1,000. As shown at the bottom of the table, a total longshore flow rate of 303.7
ℓ/sec will be actively recirculated during the next segment of the experiment.
It should be noted that Columns 3 and 5 are not required to calculate the
pump discharge rates. However, they are always included in these calculations,
because they provide a simple means of quantifying the change in beach profile
depth in front of each flow channel (Column 5) relative to the initial beach
profile depth (Column 3). This is an important parameter to quantify and
monitor. For example, even though the target longshore current distribution
(Column 9) may not be adjusted for the next segment of the experiment, the
pump discharge rates may need to be adjusted slightly as the beach profile
continues to make minor adjustments during later segments of the experiment.
Setting the speed of the pumps
There are several steps involved in setting the pumps to achieve the required
discharge rates from the 20 vertical turbine pumps. First, the operator must
determine whether to use the low-flow or the high-flow mechanism for each of
the pump-and-piping systems discussed previously in the "Calibration and
Testing" section of Chapter 3.
Second, an estimate of the output frequency for each of the variable speed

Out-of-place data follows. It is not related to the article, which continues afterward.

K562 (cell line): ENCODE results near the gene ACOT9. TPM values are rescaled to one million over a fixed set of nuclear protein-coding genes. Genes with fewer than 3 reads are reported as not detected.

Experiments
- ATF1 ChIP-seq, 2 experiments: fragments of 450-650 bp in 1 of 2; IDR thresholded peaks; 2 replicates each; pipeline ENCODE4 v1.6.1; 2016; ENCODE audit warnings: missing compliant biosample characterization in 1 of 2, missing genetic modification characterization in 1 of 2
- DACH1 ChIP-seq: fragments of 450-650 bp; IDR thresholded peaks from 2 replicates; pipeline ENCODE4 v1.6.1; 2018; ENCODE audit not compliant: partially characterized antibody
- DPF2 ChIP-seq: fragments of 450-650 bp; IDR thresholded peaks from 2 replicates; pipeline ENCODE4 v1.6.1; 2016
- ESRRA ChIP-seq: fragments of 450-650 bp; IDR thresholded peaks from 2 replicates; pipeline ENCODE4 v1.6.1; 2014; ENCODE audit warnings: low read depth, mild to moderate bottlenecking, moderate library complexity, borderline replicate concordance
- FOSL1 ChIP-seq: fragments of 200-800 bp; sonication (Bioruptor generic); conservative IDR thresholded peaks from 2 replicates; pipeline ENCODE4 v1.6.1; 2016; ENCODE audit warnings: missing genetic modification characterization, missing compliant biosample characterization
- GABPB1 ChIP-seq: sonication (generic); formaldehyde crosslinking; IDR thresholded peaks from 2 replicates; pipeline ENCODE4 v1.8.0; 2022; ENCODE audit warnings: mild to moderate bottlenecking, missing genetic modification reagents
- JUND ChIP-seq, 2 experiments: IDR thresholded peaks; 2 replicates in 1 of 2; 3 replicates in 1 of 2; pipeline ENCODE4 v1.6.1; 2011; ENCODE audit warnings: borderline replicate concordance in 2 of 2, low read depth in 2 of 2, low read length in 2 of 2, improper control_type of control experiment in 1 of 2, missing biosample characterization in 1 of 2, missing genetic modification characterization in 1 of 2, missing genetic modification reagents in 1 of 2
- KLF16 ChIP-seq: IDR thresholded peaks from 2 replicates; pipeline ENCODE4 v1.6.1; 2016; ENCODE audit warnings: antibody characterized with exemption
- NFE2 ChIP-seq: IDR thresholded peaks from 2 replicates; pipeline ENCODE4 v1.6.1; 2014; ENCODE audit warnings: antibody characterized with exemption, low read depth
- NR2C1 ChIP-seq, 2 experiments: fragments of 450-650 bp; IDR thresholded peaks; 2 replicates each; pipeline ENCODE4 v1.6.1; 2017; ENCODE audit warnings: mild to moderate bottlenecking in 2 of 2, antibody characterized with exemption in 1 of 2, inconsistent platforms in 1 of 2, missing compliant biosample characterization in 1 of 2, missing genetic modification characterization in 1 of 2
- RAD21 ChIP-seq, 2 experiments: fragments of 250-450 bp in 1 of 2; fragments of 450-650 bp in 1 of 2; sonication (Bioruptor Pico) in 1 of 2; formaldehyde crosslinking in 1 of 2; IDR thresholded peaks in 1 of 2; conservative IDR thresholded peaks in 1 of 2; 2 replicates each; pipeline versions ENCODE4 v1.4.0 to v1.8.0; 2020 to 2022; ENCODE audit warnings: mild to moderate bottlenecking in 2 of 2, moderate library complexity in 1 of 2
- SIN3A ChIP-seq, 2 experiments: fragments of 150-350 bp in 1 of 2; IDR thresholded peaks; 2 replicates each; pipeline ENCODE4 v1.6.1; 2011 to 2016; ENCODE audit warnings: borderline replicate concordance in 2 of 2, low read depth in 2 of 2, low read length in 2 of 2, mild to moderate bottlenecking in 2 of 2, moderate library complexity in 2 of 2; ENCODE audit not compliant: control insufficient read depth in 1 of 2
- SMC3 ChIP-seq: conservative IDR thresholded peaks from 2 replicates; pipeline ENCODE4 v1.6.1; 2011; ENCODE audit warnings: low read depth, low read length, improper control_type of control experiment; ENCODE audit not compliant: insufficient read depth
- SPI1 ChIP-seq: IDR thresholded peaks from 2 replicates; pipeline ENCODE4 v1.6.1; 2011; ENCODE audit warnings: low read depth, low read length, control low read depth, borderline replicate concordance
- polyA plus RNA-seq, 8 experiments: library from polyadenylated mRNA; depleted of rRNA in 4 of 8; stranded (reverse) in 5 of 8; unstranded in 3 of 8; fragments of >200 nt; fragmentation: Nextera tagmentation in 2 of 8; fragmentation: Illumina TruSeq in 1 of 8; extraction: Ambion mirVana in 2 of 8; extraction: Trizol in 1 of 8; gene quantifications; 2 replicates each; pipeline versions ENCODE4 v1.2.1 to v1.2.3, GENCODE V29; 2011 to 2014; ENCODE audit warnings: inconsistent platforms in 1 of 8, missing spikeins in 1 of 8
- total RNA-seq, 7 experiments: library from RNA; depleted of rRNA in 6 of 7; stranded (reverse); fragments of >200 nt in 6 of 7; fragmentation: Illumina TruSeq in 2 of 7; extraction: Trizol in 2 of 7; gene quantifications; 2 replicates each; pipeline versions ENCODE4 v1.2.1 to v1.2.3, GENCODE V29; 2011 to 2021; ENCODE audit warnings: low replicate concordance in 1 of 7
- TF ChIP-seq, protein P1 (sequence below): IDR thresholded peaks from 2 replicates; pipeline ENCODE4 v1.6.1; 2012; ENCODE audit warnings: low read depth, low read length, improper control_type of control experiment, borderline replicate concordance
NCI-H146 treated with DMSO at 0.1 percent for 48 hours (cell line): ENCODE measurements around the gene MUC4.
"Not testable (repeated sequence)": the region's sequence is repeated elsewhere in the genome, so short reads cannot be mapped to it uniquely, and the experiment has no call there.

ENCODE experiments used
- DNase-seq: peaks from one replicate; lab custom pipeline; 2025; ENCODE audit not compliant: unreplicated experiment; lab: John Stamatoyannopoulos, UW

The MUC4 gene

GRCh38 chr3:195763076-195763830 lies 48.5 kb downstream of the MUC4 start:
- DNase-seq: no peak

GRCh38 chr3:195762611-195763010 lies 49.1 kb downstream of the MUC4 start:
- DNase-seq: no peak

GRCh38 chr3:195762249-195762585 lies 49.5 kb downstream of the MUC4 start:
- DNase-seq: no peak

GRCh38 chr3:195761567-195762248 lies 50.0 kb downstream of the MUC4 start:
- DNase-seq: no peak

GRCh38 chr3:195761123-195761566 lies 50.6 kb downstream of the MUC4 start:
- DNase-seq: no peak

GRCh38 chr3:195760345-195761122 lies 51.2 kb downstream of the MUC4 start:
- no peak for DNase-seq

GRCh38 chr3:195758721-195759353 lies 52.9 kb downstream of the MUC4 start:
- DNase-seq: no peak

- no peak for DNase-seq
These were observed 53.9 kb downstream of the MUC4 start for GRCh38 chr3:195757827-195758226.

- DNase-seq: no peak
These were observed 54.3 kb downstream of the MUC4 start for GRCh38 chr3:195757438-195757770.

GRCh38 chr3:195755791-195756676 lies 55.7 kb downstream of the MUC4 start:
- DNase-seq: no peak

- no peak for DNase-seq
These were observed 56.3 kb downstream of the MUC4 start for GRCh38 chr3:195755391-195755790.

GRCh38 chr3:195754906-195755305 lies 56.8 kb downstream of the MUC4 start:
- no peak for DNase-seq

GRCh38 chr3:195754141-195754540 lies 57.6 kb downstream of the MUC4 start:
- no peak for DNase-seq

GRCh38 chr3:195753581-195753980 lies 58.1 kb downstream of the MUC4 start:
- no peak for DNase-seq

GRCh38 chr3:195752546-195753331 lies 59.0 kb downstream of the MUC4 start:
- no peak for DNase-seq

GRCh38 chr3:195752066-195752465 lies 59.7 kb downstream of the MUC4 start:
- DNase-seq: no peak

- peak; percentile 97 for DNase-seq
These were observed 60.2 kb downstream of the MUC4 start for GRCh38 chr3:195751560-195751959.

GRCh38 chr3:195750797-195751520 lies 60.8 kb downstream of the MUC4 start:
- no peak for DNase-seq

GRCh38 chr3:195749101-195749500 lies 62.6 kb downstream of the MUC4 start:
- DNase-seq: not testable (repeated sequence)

motor controllers is determined by using the calibration curves for each system.
For example, the calibration curve for Pump-and-Piping System No. 10 was
shown in Figure 19. As mentioned in Chapter 3, these calibration curves
generally have an accuracy of within +2 to 3 percent.
After the output frequency has been selected and the pumps have been turned
on, the flow rate through each pump-and-piping system is measured using the in-
line flow sensors. Experience has shown that to obtain accurate and repeatable
flow rates, the flow sensors must be measured for at least 500 sec at a frequency
of 20 Hz. If the measured flow rate is less than the required flow rate, the output
frequency of the motor controller is manually increased on the human interface
module, shown previously in Figure 17. In contrast, if the measured flow rate is
greater than the required flow rate, the output frequency is manually decreased
on the human interface module. This process is repeated until all of the
measured flow rates are within 1 percent of the desired flow rates for all 20
pumps. After the low-flow or high-flow mechanisms have been selected for each
pump, the process of converging in on the correct frequency for the motor
controllers requires approximately 30 min.
During this 30-min period, the pumps force a longshore current along the
moveable-bed beach. However, waves are not generated during this time.
Fortunately, for most conditions the sand is stable under longshore current
forcing only; i.e., the longshore current forcing alone does not usually generate
sufficient near-bed velocity to exceed the critical shear stress required to initiate
sediment transport for the sand particle size used in the LSTF.
Wave Generation and Current Recirculation